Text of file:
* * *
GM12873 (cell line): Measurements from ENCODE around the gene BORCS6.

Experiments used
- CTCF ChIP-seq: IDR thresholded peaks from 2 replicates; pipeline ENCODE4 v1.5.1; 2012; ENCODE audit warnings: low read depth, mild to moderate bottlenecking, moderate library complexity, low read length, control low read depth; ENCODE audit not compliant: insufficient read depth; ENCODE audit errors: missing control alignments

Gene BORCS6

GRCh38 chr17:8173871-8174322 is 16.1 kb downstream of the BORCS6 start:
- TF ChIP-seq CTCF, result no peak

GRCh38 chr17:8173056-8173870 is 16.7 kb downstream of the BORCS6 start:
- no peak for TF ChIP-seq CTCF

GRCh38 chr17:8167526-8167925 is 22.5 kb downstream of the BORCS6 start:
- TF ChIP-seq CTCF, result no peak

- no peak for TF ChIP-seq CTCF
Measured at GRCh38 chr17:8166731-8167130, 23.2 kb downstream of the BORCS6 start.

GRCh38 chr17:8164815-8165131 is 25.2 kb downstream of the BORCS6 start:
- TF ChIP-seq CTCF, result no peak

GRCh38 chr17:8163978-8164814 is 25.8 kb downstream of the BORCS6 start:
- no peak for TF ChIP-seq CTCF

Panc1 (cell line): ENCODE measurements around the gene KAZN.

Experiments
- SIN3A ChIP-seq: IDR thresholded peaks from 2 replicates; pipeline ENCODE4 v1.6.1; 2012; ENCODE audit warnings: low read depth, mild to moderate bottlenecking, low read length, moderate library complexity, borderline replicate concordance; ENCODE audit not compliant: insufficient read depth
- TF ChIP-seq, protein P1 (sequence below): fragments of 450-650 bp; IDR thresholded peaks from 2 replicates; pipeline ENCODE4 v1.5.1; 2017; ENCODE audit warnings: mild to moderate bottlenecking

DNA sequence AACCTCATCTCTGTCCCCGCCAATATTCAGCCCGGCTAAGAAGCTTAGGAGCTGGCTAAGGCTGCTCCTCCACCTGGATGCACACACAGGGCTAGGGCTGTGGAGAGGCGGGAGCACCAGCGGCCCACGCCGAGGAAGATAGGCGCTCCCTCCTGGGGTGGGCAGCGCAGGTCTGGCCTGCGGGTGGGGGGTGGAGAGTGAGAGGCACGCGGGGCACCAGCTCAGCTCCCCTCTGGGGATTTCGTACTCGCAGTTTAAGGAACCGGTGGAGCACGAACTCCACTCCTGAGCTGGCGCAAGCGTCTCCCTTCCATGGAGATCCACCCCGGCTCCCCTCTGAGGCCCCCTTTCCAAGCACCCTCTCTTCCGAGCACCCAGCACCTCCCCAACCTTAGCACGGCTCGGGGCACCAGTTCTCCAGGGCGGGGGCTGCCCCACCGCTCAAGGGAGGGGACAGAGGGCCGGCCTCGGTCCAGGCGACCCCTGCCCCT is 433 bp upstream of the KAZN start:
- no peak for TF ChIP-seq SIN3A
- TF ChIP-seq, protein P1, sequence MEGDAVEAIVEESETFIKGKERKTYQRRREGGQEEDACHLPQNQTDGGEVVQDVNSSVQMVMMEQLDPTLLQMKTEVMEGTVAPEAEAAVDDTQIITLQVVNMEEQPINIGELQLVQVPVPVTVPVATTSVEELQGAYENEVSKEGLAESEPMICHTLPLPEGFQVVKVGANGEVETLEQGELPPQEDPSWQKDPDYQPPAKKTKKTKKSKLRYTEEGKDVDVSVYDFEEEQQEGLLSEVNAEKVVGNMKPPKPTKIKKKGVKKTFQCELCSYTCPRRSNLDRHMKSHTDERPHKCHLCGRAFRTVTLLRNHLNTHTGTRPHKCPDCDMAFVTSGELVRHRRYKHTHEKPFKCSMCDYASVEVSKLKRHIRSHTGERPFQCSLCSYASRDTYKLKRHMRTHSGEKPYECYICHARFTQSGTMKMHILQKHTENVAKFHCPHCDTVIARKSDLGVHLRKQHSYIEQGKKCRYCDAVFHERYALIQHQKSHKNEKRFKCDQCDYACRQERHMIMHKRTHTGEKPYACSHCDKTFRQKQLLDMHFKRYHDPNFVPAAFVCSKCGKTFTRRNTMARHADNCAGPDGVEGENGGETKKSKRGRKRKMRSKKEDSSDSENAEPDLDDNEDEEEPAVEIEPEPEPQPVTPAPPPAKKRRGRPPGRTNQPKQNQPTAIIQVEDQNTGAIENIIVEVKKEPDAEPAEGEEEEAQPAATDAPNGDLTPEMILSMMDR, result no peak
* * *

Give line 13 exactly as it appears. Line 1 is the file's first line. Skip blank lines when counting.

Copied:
GRCh38 chr17:8164815-8165131 is 25.2 kb downstream of the BORCS6 start: